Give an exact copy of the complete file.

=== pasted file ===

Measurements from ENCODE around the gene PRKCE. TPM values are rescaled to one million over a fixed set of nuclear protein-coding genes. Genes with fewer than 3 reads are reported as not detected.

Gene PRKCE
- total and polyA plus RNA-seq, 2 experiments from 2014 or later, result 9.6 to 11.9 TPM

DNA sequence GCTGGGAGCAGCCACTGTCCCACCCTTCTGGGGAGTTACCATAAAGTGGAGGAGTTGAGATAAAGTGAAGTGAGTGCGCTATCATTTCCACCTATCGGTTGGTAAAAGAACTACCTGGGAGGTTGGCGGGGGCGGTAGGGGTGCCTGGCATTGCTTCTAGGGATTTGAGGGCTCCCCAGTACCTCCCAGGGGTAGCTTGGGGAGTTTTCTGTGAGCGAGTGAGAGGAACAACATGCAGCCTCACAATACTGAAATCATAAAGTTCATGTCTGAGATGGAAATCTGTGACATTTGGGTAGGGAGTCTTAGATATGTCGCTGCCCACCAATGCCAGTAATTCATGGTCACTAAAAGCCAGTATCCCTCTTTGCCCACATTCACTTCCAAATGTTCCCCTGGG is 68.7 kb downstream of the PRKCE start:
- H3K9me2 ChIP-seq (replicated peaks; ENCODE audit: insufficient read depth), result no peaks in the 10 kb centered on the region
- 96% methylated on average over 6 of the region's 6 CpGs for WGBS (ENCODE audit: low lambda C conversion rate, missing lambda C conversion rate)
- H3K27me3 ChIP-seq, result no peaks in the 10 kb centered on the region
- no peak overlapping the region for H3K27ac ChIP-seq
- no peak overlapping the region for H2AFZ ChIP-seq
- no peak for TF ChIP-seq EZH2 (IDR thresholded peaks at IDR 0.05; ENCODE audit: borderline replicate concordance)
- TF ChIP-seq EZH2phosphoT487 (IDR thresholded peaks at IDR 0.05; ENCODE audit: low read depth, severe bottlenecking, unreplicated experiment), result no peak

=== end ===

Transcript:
Measurements from ENCODE around the gene PRKCE. TPM values are rescaled to one million over a fixed set of nuclear protein-coding genes. Genes with fewer than 3 reads are reported as not detected.

Gene PRKCE
- total and polyA plus RNA-seq, 2 experiments from 2014 or later, result 9.6 to 11.9 TPM

DNA sequence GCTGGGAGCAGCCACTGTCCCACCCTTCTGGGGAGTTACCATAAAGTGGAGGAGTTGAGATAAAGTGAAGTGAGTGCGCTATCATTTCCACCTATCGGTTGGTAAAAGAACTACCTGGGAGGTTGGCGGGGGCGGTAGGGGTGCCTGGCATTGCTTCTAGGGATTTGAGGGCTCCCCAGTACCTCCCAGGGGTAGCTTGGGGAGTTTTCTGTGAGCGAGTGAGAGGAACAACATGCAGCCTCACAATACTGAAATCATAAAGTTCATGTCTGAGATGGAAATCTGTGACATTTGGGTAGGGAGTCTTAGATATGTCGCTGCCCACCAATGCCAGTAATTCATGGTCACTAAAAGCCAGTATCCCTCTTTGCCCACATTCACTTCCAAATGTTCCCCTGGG is 68.7 kb downstream of the PRKCE start:
- H3K9me2 ChIP-seq (replicated peaks; ENCODE audit: insufficient read depth), result no peaks in the 10 kb centered on the region
- 96% methylated on average over 6 of the region's 6 CpGs for WGBS (ENCODE audit: low lambda C conversion rate, missing lambda C conversion rate)
- H3K27me3 ChIP-seq, result no peaks in the 10 kb centered on the region
- no peak overlapping the region for H3K27ac ChIP-seq
- no peak overlapping the region for H2AFZ ChIP-seq
- no peak for TF ChIP-seq EZH2 (IDR thresholded peaks at IDR 0.05; ENCODE audit: borderline replicate concordance)
- TF ChIP-seq EZH2phosphoT487 (IDR thresholded peaks at IDR 0.05; ENCODE audit: low read depth, severe bottlenecking, unreplicated experiment), result no peak